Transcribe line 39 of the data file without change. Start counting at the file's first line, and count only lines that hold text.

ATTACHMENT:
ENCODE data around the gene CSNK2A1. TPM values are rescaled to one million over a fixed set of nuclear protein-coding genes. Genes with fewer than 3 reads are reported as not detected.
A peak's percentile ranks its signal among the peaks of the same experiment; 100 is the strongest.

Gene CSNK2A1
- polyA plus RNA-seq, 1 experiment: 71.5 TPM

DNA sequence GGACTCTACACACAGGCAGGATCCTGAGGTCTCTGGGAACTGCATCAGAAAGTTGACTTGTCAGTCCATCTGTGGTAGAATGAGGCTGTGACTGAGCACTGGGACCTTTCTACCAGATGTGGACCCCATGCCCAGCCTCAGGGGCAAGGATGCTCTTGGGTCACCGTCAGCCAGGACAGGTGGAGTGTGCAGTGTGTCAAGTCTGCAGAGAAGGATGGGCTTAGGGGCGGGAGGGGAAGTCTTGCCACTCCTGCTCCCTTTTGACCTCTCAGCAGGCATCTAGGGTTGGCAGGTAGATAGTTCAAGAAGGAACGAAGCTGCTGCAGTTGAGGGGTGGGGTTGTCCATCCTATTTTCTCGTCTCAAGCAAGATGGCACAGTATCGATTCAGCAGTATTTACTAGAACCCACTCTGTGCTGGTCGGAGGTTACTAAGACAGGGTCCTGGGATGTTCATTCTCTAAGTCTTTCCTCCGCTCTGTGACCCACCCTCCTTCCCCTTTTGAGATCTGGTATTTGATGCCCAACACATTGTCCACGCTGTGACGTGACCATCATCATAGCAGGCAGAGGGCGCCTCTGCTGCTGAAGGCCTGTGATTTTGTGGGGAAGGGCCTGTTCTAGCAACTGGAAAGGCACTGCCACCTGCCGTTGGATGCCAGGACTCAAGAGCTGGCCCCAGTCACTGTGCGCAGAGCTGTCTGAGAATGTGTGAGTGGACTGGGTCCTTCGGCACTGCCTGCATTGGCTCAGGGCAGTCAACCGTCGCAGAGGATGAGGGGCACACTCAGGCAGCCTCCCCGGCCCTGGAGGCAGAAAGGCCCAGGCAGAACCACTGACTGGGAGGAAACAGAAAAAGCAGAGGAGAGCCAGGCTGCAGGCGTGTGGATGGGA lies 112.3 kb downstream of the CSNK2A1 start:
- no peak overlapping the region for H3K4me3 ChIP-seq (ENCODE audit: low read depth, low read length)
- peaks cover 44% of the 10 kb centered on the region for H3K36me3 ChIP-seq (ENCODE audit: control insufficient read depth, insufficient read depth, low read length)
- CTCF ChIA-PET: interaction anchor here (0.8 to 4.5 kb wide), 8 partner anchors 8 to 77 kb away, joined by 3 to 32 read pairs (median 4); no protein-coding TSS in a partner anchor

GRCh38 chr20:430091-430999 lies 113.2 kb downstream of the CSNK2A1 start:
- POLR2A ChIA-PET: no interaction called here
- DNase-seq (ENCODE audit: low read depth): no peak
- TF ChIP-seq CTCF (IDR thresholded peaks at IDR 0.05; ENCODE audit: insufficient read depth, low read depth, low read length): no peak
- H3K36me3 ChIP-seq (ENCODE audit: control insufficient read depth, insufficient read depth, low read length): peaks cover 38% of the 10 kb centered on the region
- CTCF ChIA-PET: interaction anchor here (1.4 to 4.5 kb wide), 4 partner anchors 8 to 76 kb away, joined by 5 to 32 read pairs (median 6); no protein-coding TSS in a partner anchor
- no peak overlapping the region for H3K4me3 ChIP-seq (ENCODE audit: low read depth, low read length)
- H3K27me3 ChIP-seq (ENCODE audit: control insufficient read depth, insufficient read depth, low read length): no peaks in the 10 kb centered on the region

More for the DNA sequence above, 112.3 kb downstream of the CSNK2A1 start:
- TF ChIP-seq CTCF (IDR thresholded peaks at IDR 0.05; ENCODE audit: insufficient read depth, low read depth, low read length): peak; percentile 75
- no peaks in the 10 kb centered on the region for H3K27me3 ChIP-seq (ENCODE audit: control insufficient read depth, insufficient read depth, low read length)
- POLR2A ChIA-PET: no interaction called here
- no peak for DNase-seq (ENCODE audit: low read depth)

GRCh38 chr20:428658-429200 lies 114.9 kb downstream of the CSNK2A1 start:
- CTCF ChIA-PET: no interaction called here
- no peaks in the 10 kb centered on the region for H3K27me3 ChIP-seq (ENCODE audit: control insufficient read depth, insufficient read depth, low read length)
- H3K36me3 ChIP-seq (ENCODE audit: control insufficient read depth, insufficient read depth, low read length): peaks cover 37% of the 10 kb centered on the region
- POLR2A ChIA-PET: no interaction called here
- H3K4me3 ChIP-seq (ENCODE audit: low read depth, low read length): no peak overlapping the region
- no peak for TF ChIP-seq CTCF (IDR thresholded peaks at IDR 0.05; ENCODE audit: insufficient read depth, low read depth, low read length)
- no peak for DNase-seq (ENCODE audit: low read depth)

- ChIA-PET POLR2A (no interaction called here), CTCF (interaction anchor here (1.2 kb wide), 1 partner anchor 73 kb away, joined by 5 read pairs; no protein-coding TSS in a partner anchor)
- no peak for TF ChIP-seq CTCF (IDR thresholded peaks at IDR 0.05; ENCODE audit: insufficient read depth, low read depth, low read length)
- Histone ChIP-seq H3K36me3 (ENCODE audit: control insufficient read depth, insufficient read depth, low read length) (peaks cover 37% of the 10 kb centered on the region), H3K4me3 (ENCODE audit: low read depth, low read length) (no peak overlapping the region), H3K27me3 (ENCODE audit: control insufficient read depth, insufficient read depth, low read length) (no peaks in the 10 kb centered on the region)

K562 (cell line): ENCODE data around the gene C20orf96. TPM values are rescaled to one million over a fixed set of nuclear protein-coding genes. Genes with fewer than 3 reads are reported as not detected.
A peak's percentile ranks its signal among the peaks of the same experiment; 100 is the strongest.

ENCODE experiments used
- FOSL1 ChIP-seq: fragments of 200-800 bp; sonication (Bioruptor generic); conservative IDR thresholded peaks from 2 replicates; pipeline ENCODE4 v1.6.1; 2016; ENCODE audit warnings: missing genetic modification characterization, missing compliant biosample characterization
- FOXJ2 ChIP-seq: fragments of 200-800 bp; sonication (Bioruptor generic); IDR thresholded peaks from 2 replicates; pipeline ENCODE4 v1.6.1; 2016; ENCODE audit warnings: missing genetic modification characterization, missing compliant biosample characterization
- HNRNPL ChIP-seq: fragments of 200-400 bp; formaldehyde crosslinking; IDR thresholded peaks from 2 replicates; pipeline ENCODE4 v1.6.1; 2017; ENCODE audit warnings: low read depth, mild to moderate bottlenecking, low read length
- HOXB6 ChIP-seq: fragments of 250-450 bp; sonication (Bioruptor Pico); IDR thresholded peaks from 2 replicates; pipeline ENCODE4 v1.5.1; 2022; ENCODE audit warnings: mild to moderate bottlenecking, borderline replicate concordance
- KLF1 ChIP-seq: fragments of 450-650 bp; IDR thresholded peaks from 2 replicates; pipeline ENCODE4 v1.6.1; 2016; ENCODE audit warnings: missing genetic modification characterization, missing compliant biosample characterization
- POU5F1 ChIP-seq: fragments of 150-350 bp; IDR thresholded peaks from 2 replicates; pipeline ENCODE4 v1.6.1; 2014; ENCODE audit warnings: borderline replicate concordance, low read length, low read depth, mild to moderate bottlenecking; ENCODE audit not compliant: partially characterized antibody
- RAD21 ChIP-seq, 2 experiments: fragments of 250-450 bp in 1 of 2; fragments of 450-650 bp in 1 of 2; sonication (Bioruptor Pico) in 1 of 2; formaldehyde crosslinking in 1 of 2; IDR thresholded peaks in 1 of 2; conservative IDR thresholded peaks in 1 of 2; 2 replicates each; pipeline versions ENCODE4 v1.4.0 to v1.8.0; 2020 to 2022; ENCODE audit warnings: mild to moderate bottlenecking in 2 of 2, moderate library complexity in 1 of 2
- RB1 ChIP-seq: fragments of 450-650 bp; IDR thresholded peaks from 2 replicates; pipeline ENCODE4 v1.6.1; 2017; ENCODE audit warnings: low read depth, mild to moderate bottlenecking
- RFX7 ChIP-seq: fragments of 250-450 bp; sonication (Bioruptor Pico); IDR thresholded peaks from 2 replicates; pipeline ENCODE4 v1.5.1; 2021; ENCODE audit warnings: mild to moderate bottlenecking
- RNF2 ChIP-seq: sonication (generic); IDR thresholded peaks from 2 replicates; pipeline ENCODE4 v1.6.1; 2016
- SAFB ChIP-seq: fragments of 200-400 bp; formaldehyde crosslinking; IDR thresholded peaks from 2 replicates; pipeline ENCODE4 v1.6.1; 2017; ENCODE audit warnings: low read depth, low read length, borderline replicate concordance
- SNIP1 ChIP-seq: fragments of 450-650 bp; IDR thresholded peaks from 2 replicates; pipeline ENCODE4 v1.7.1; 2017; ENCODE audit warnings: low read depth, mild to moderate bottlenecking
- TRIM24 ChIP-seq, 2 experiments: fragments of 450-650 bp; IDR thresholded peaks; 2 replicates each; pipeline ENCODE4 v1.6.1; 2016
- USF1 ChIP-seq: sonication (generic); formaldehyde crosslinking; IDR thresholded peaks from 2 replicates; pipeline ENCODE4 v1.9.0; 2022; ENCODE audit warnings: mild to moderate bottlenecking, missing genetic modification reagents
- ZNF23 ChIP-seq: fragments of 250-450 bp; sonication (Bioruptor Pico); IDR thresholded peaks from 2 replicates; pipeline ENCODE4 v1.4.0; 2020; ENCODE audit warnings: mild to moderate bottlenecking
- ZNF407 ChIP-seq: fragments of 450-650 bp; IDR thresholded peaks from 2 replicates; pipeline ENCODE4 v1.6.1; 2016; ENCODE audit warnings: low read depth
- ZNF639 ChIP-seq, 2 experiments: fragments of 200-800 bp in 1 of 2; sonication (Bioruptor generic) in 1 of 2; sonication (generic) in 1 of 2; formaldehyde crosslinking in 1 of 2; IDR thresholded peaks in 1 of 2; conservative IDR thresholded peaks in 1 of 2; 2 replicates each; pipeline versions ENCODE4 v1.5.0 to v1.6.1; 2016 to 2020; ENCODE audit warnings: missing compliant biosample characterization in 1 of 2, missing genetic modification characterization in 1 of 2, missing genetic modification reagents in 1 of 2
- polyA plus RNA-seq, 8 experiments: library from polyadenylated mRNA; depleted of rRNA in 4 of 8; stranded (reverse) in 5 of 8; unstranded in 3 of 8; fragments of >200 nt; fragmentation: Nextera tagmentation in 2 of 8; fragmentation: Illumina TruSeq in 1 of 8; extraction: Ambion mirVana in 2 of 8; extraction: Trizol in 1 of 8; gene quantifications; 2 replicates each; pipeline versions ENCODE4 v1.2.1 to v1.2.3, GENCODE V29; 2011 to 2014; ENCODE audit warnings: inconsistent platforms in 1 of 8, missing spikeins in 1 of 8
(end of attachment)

- HOXB6 ChIP-seq: fragments of 250-450 bp; sonication (Bioruptor Pico); IDR thresholded peaks from 2 replicates; pipeline ENCODE4 v1.5.1; 2022; ENCODE audit warnings: mild to moderate bottlenecking, borderline replicate concordance